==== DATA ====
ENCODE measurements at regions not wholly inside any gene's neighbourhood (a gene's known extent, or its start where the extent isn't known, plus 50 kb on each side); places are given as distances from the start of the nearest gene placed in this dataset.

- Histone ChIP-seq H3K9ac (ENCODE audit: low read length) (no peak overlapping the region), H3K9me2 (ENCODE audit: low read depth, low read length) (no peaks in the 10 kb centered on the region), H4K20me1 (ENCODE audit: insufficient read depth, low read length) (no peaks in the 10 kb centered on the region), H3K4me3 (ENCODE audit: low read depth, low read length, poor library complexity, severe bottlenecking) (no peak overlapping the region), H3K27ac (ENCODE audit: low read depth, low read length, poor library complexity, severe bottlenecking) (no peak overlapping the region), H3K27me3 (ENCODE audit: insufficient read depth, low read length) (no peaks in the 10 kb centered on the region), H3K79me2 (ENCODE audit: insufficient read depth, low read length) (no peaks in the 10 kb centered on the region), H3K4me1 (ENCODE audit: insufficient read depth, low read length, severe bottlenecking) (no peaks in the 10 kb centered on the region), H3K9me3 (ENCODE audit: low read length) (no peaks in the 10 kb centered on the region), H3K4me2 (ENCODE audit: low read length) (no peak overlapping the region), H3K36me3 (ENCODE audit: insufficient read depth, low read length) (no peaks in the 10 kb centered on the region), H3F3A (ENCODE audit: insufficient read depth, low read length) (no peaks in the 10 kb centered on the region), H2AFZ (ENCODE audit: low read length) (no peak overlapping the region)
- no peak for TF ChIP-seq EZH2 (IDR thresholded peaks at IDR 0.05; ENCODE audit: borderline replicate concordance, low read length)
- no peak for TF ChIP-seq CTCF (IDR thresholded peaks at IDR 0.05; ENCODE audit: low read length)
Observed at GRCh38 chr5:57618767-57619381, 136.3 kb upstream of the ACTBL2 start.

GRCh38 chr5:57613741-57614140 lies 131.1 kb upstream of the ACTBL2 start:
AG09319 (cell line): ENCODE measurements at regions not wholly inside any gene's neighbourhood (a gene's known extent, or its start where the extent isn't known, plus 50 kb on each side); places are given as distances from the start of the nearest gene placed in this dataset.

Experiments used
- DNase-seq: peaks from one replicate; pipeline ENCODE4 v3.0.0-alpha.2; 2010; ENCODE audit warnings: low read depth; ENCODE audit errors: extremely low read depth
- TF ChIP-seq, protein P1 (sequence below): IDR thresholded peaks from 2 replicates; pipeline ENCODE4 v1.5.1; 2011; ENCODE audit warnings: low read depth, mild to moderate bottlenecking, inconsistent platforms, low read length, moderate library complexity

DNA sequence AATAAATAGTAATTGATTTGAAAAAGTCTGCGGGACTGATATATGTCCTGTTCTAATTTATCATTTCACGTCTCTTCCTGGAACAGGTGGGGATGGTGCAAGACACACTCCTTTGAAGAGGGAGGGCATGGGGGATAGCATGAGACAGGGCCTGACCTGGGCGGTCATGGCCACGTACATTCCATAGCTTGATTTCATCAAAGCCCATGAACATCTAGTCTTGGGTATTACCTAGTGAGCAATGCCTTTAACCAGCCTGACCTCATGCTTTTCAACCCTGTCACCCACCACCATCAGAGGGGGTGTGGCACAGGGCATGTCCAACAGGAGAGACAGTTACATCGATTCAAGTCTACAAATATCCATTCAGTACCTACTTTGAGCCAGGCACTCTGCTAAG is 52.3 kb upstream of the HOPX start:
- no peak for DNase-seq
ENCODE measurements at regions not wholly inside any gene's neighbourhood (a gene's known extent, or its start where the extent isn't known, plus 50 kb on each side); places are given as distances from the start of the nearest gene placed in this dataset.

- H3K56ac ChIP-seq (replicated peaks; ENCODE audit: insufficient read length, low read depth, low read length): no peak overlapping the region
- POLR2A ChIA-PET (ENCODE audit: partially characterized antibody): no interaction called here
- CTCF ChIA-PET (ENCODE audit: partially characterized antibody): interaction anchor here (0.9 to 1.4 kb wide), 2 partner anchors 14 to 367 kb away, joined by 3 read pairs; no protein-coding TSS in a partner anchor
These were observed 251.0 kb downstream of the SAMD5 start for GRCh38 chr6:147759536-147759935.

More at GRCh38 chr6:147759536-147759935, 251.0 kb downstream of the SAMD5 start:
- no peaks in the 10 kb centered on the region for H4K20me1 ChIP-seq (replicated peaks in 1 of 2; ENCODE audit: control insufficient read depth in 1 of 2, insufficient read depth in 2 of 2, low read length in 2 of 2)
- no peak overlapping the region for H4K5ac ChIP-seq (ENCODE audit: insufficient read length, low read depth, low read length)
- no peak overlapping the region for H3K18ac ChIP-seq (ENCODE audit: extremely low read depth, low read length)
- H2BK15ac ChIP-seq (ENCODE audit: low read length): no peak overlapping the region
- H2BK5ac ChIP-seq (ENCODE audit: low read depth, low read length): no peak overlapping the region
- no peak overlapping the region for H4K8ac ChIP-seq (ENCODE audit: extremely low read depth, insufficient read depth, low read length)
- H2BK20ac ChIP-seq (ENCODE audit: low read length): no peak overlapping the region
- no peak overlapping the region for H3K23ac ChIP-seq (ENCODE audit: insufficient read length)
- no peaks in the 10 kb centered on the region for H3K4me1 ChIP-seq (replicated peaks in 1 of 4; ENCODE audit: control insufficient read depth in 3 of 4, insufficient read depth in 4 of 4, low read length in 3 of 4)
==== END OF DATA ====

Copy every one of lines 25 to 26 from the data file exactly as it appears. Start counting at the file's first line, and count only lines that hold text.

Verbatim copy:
- H2BK20ac ChIP-seq (ENCODE audit: low read length): no peak overlapping the region
- no peak overlapping the region for H3K23ac ChIP-seq (ENCODE audit: insufficient read length)